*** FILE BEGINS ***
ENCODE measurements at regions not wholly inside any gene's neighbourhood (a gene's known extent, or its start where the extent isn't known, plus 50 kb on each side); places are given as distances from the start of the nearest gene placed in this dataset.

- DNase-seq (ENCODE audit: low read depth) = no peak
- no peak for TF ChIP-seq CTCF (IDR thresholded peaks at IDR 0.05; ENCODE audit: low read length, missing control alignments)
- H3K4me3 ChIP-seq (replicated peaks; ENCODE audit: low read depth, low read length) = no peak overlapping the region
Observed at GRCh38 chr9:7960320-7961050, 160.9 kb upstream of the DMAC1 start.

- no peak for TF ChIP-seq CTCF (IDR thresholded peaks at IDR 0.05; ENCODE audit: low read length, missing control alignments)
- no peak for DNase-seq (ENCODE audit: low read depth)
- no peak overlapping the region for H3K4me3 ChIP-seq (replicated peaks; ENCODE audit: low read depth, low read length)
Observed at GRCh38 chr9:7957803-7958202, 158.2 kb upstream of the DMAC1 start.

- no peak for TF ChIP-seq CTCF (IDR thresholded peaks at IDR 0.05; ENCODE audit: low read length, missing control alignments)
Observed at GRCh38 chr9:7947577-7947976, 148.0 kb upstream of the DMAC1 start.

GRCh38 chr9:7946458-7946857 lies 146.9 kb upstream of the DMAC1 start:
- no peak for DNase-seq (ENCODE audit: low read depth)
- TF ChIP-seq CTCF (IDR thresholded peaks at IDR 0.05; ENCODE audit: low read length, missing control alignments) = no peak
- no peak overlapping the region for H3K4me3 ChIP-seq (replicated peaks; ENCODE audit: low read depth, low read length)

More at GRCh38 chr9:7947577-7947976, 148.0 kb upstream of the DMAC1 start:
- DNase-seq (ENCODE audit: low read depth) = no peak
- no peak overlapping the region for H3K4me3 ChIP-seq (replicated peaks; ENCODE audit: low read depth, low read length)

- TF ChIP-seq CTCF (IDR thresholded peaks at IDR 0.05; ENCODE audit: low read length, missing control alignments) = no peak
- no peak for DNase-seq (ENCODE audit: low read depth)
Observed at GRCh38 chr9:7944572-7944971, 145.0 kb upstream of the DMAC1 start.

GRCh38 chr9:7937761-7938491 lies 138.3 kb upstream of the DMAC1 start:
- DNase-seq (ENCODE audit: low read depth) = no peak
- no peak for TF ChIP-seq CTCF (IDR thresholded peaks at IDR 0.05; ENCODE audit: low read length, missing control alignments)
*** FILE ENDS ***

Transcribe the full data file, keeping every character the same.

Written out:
ENCODE measurements at regions not wholly inside any gene's neighbourhood (a gene's known extent, or its start where the extent isn't known, plus 50 kb on each side); places are given as distances from the start of the nearest gene placed in this dataset.

- DNase-seq (ENCODE audit: low read depth) = no peak
- no peak for TF ChIP-seq CTCF (IDR thresholded peaks at IDR 0.05; ENCODE audit: low read length, missing control alignments)
- H3K4me3 ChIP-seq (replicated peaks; ENCODE audit: low read depth, low read length) = no peak overlapping the region
Observed at GRCh38 chr9:7960320-7961050, 160.9 kb upstream of the DMAC1 start.

- no peak for TF ChIP-seq CTCF (IDR thresholded peaks at IDR 0.05; ENCODE audit: low read length, missing control alignments)
- no peak for DNase-seq (ENCODE audit: low read depth)
- no peak overlapping the region for H3K4me3 ChIP-seq (replicated peaks; ENCODE audit: low read depth, low read length)
Observed at GRCh38 chr9:7957803-7958202, 158.2 kb upstream of the DMAC1 start.

- no peak for TF ChIP-seq CTCF (IDR thresholded peaks at IDR 0.05; ENCODE audit: low read length, missing control alignments)
Observed at GRCh38 chr9:7947577-7947976, 148.0 kb upstream of the DMAC1 start.

GRCh38 chr9:7946458-7946857 lies 146.9 kb upstream of the DMAC1 start:
- no peak for DNase-seq (ENCODE audit: low read depth)
- TF ChIP-seq CTCF (IDR thresholded peaks at IDR 0.05; ENCODE audit: low read length, missing control alignments) = no peak
- no peak overlapping the region for H3K4me3 ChIP-seq (replicated peaks; ENCODE audit: low read depth, low read length)

More at GRCh38 chr9:7947577-7947976, 148.0 kb upstream of the DMAC1 start:
- DNase-seq (ENCODE audit: low read depth) = no peak
- no peak overlapping the region for H3K4me3 ChIP-seq (replicated peaks; ENCODE audit: low read depth, low read length)

- TF ChIP-seq CTCF (IDR thresholded peaks at IDR 0.05; ENCODE audit: low read length, missing control alignments) = no peak
- no peak for DNase-seq (ENCODE audit: low read depth)
Observed at GRCh38 chr9:7944572-7944971, 145.0 kb upstream of the DMAC1 start.

GRCh38 chr9:7937761-7938491 lies 138.3 kb upstream of the DMAC1 start:
- DNase-seq (ENCODE audit: low read depth) = no peak
- no peak for TF ChIP-seq CTCF (IDR thresholded peaks at IDR 0.05; ENCODE audit: low read length, missing control alignments)